On this edition of the “Hammer and Nigel Show,” we have WTHR-TV Channel 13 anchor Julia Moffitt, sitting at a microphone at Coaches Tavern with a pair of veteran disc jockeys.
Moffitt, on vacation, is wearing a Daisy Duke tank top and headphones and reflecting on what it’s like to be on live TV. Under the interrogation of the trained radio professionals, she confesses to having lost her poise on the air once, while reading a story about a guinea pig that was strapped to a parachute and thrown off a roof.
Jason Hammer is chuckling and Nigel Laskowski nearly blows beer out his nose.
“By the way, how does one get a job that they’re allowed to drink during the actual job?” Moffitt asks the duo.
“That’s the magic of when you own everything you do,” Hammer replies.
Hammer and Laskowski are free from the corporate overlords of modern radio, these days operating their own podcast after having lost their full-time on-air gigs.
Hammer has created a company known as Dead Radio Entertainment that creates the podcast featuring some of Indianapolis’ top celebrities. The shows each Thursday for nearly the last three years are unedited and out of reach of the fiendish little bureaucrats at the Federal Communications Commission.
Dead Radio also creates online audio and video content for small businesses, and actually makes some advertising bucks from the “Hammer and Nigel” podcast website.
Not much, mind you.
“We know we’re not going to get rich. This is our passion. This is our hobby,” said Hammer, whose LinkedIn account lists accomplishments such as winning the title of “Sexiest Man in Beech Grove,” 2009-present.
For some reason, we’re left to doubt a sanctioning body exists to bestow such an honor.
The veteran DJs have day jobs, just to be safe. Hammer is promotions director at WIBC-FM 93.1 in Indianapolis, owned by locally based Emmis Communications Corp.
Laskowski has had many irons in the fire. He works part time at WRZX-FM “X-103,” where until last October the “Hammer and Nigel” show aired.
Owner Clear Channel Communications decided it wanted to go in the proverbial “another direction,” Hammer said, despite favorable numbers for the show.
Whatever. Both are resigned to the fact that the corporatization of radio by behemoths like Clear Channel and Cumulus has stripped and sanitized most local stations of their individuality and creativity.
Nowadays, it’s: “'You’ve got 30 seconds. Talk up the hits and be quiet.' It’s so corporate now,” Hammer said.
But in the form of a podcast, “We’re the bosses now,” he said, savoring his words like some kind of linguistic prime rib.
This is not “radio” for the faint of heart, however. Sometimes the language is coarse, and is reminiscent of the early days of “The Bob & Tom Show” on WFBQ-FM 94.7.
Hammer and Laskowski reflect on such things as an upcoming Brickyard 400. They remind listeners that the show is co-sponsored by local strip club Brad’s Brass Flamingo. One of them makes a joke about Southern race fans, but it’s a little too saucy to repeat.
And then there’s sponsor Sunrise Coffee.
“If you’re not drinking Sunrise Coffee, you’re drinking crap!” Hammer bellowed, for the coveted sponsor.
“We’re shameless,” he said, also pitching clients on social media.
This dynamic duo manages somehow to be earthy one moment and erudite the next, when interviewing their esteemed guests. They’re like the two guys sitting in a pub in Europe talking like sailors one minute, then switching to a literary discussion about James Joyce when a family with children enters the pub.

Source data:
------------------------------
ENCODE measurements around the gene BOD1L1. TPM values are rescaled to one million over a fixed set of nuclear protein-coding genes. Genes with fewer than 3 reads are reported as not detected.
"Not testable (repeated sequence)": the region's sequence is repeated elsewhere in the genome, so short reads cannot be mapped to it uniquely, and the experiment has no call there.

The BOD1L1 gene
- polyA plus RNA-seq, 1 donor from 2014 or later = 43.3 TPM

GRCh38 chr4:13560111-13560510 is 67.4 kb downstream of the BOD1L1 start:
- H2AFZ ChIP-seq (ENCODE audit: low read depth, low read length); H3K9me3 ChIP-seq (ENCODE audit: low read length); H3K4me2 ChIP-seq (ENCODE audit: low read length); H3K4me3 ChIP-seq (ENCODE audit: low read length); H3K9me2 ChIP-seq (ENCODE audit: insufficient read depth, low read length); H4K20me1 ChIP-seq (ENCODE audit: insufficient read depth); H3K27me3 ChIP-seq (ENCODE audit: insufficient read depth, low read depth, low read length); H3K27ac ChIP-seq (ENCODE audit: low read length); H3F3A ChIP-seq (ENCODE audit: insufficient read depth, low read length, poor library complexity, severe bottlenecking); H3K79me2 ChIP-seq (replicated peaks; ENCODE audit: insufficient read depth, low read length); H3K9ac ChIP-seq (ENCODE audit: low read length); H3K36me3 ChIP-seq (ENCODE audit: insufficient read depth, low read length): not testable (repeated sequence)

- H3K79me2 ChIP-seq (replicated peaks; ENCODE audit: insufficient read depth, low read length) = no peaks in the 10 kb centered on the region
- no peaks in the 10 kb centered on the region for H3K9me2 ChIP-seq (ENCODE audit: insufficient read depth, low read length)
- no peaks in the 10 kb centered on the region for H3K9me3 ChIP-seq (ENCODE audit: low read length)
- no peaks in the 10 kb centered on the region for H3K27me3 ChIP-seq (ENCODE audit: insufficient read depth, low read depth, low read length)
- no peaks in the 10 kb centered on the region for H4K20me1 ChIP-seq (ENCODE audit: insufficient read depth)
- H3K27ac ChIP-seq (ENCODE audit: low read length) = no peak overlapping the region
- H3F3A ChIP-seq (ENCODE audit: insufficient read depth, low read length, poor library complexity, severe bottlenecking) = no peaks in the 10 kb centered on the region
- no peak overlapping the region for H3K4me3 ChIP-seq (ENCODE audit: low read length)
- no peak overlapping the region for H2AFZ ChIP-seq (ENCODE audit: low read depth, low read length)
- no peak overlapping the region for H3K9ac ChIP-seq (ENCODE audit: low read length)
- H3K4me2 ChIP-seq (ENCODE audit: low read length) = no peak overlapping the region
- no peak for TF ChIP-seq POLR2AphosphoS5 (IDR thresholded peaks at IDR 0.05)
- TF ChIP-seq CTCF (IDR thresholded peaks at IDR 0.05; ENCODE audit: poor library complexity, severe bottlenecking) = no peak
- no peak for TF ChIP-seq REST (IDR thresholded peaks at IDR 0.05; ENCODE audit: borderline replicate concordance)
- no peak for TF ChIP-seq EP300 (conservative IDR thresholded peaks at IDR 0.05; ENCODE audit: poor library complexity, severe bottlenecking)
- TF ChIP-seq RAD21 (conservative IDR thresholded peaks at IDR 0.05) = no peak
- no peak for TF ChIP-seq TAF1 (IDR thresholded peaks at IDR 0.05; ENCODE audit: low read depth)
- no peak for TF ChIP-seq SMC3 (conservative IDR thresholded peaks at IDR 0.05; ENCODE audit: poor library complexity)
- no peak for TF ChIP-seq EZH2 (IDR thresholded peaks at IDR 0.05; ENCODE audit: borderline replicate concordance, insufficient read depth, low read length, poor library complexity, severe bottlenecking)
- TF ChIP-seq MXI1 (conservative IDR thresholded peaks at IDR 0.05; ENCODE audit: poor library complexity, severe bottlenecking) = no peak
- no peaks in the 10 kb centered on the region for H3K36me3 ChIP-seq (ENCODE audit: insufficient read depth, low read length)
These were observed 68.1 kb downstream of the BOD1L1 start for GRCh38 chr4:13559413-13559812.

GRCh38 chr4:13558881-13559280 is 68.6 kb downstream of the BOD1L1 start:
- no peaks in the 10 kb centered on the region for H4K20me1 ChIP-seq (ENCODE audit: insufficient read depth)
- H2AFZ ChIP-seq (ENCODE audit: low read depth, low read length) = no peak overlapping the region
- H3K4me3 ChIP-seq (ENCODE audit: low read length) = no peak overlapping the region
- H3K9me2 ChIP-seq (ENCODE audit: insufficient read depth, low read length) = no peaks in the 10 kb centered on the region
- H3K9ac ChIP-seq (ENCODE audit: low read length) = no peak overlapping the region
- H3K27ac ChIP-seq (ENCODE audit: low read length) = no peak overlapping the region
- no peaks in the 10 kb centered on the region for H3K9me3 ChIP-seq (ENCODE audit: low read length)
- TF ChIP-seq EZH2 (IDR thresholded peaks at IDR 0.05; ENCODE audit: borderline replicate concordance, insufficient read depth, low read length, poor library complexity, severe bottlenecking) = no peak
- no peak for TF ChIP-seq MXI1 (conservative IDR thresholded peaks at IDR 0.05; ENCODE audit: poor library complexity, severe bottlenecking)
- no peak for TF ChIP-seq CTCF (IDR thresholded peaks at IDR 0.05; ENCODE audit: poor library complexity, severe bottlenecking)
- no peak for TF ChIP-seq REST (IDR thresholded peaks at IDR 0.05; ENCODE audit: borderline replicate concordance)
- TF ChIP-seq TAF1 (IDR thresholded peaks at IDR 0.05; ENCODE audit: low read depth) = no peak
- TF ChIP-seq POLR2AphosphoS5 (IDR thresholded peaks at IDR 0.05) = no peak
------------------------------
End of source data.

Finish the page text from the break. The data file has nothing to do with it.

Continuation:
Other guests have included WTHR’s Scott Swan, Indianapolis Colts player Matt Overton and WXIN-TV Channel 59’s Chris Hagen and Ann Keil. This eclectic mix of guests also includes former “Watson’s Girl” Jennifer Eichler, WFMS-FM 95.5 personality Tammy Lively, WIBC talk show host Abdul Hakim Shabazz, basketball coaching legend Bobby “Slick” Leonard and local radio legend Jay Baker.
It’s not surprising, given Hammer’s long list of media contacts and a sense of camaraderie among those in the local broadcast media, particularly after the assimilation of local stations by out-of-state companies. Everybody’s in the same pot now.
“You never know who you’re going to work for next,” Hammer said.
The show also offers hijinks from friends of the show who appear regularly, including Marcus Jones, referred to as “Black Marcus.” Jones started out as a heckler. Hammer and Laskowski (he doesn’t like that name—call him “Nigel”) one day shoved the microphone in Jones’ face and they worked up a shtick ever since.
“There’s no filter. Everything is off the cuff,” Jones said. “It’s the idea of trying to build on a foundation of getting radio back to its roots. … You never know what to expect.”
Indeed, one never knows who will walk in at Coaches during the show. One day, former Marion County prosecutor Carl Brizzi showed up. One might want to behave, however, as the video portion of the show is streamed live. In February, the Thursday show at Coaches will move from 9 p.m. to 7 p.m.
Hammer remembers only one time when the show had to be edited—when a former WISH-TV personality made a comment about an Indiana Pacer and a sexual act. “We had to edit that out.”
Some aspects of the show feel like local radio, such as car washes to raise money for cancer research. OK, it was a bikini carwash, but then you’d expect that from these two rascals.
How about syndication—perhaps putting the show again on a local radio station?
“We’ve talked about that, actually,” Hammer said.
That, of course, would require cleaning up the show a bit, and some careful editing.•